The kit comes with nine projects, a snap-on base and the opportunity to expand from there. Elenco’s Snap Circuits Basic Electricity Kit is simpler than some of the other kits and toys on this list, but it offers an accessible, easy introduction to the concept of circuits and electricity. Plus there’s plenty of room to grow, no screens required. It’s worth taking a look at its DIY and maker kits and electronic instruments for older kids too!

Thames and Kosmos CHEM C3000 (12+)



This list is incomplete without a good old-fashioned chemistry set, the kind you can use to blow things up in the bathtub. With more than 300 experiments, this fun approach to high school chemistry includes an alcohol burner, multiple test tubes and liquids, and powders of varying colors, textures and viscosity. What’s not to love? Kids get a chance to play with molecules and atoms, the stuff of life. No screens required, although Thames and Kosmos offers apps for its equally impressive robotics kits.

We’re not quite here with this in my house yet, but as it is with most things, I suspect it’s only a matter of time.

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The best USB headset for your computer

The best USB headset for your computer

Why you should trust us

Ray Aguilera, who wrote the original version of this guide, has been reviewing and writing about consumer gadgets since 2007. He previously worked as Reviews Editor at Mac|Life, where one of his major beats was audio products, and he has continued to write about audio for a range of publications.

Daniel Varghese, who wrote the latest update, has used many different kinds of microphone and headphone configurations in amateur and professional capacities as a college radio DJ, podcast producer, and musician.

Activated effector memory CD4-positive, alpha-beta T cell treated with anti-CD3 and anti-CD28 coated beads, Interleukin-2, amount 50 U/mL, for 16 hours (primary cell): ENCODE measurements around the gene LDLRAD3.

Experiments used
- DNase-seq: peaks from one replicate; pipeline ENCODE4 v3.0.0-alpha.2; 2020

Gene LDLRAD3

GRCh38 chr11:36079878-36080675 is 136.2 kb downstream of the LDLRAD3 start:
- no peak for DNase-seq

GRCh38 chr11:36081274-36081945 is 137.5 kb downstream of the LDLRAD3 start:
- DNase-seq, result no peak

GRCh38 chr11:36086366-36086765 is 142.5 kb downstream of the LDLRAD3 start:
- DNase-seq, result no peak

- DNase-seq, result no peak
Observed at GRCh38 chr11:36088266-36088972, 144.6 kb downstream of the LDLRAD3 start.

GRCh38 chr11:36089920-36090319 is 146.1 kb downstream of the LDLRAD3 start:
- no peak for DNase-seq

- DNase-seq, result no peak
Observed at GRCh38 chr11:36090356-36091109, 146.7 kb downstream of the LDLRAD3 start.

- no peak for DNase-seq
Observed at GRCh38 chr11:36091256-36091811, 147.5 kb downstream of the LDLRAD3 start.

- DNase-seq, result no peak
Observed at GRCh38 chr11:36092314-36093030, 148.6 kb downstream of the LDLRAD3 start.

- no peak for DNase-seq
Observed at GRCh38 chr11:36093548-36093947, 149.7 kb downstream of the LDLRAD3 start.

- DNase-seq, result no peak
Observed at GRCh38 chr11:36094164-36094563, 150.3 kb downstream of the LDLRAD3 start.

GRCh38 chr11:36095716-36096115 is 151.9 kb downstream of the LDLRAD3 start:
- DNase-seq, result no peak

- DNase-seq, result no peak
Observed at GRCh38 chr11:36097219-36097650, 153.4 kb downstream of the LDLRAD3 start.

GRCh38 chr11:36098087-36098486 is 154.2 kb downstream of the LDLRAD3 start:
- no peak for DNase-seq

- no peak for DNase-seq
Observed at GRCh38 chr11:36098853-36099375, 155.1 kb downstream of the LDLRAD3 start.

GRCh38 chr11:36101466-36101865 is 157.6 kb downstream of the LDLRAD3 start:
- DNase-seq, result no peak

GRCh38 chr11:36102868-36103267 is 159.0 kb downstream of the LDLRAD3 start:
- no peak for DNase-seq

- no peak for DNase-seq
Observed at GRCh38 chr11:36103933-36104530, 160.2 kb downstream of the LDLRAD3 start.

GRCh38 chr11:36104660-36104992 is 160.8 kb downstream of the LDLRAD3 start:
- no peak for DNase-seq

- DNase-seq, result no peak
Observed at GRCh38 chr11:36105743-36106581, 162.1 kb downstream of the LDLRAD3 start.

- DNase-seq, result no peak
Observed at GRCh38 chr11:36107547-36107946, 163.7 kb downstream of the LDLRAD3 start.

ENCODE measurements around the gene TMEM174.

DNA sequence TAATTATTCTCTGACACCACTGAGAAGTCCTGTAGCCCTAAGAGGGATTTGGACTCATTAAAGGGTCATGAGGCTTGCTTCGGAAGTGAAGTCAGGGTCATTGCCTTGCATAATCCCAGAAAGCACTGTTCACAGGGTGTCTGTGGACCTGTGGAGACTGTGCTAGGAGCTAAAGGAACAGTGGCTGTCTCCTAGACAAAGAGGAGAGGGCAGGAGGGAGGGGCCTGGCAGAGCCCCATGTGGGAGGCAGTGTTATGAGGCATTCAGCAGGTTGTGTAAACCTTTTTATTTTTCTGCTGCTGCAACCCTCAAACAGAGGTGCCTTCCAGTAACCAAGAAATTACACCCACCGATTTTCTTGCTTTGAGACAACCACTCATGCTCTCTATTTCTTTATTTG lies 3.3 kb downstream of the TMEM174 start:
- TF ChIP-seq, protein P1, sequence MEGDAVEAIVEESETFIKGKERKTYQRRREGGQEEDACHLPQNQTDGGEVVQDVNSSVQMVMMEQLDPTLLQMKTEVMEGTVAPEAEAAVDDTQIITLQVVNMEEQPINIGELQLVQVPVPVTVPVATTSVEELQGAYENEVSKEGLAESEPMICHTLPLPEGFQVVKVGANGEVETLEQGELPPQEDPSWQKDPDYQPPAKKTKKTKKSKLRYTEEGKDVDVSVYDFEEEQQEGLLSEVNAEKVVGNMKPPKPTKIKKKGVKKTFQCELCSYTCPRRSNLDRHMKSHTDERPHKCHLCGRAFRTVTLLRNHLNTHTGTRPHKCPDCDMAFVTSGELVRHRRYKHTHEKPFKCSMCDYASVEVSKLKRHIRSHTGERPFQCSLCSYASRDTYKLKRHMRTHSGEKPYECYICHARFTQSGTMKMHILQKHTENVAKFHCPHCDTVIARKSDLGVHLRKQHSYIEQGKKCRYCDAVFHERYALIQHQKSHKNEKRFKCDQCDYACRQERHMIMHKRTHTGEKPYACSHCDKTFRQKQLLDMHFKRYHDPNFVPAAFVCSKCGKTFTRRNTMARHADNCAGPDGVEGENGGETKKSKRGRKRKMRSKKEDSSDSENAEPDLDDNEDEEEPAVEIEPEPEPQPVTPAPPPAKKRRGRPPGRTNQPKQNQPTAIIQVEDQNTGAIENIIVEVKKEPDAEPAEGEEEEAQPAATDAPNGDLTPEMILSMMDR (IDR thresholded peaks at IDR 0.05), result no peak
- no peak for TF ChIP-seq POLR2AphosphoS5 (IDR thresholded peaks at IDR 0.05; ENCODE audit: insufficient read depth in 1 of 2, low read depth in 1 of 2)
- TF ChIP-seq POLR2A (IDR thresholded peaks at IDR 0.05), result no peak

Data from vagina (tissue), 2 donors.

For each version of this guide, we spent several hours each week using phone and meeting software like Skype and Zoom to collaborate remotely with colleagues—a process that is improved by a good-sounding, reliable headset.

While researching this guide, Ray interviewed Forrest Guest, an indirect tax automation implementation consultant with Thomson Reuters, who spends “all day in conference calls. Some are pretty short and some are several-hour marathons.” His perspective as a heavy user helped shape the criteria we looked for in choosing headsets and how we evaluated their performance.

Who should buy this

Pretty much everyone already has a headset, whether it’s the earbuds that came with your phone or wireless headphones that you bought as an upgrade. As long as your headphones have a microphone, they’ll work when you’re making calls on your computer. So why spend the extra money for a USB headset designed specifically for such calls?

The main reasons come down to improved sound quality—both incoming and outgoing—and comfort. If you’re using a headset for more than the occasional call, or for more than 20 minutes or so at a time, having one that’s comfortable to wear means you can focus on your call instead of constantly being distracted by your headset—possibly to the point of actual pain.

The microphone on a good headset will be much better than a built-in mic, so callers will be able to hear you more clearly. You should also consider upgrading if you work in a noisy office and your current headset doesn’t offer noise cancellation so you can hear better over ambient noise; similarly, a headset with a microphone that filters out background noise will make your calls clearer and more professional-sounding to people on the other end.